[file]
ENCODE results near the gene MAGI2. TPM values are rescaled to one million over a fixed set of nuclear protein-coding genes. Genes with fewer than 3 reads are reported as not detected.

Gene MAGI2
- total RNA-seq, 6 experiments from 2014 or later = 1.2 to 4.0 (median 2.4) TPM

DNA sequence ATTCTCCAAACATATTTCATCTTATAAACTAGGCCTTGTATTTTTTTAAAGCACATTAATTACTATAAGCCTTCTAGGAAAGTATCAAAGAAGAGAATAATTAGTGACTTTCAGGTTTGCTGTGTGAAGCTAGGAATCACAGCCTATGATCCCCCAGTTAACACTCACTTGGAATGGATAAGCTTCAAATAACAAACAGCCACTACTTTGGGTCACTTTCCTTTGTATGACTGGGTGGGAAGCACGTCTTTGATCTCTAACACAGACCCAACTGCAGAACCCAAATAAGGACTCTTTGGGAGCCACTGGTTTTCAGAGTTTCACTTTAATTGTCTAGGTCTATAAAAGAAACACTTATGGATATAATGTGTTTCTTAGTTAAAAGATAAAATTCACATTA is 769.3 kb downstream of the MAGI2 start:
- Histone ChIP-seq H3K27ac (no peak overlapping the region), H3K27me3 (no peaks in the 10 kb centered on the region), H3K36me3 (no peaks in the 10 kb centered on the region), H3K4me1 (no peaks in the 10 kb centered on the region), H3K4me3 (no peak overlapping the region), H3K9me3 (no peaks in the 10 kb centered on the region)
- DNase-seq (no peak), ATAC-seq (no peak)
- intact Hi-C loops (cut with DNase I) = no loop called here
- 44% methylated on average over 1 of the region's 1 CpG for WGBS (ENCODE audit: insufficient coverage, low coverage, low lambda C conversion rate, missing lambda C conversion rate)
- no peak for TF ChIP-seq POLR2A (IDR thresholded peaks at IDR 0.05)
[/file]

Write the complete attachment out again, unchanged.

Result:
ENCODE results near the gene MAGI2. TPM values are rescaled to one million over a fixed set of nuclear protein-coding genes. Genes with fewer than 3 reads are reported as not detected.

Gene MAGI2
- total RNA-seq, 6 experiments from 2014 or later = 1.2 to 4.0 (median 2.4) TPM

DNA sequence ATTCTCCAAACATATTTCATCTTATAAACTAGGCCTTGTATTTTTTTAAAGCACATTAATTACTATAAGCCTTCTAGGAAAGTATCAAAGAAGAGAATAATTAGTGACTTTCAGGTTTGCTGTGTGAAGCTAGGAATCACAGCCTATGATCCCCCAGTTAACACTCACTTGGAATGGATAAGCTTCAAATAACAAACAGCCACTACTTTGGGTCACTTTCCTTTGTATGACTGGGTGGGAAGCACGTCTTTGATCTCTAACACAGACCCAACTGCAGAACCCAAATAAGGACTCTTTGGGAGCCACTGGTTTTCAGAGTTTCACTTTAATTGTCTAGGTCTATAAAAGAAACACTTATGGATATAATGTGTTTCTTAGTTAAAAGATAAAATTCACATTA is 769.3 kb downstream of the MAGI2 start:
- Histone ChIP-seq H3K27ac (no peak overlapping the region), H3K27me3 (no peaks in the 10 kb centered on the region), H3K36me3 (no peaks in the 10 kb centered on the region), H3K4me1 (no peaks in the 10 kb centered on the region), H3K4me3 (no peak overlapping the region), H3K9me3 (no peaks in the 10 kb centered on the region)
- DNase-seq (no peak), ATAC-seq (no peak)
- intact Hi-C loops (cut with DNase I) = no loop called here
- 44% methylated on average over 1 of the region's 1 CpG for WGBS (ENCODE audit: insufficient coverage, low coverage, low lambda C conversion rate, missing lambda C conversion rate)
- no peak for TF ChIP-seq POLR2A (IDR thresholded peaks at IDR 0.05)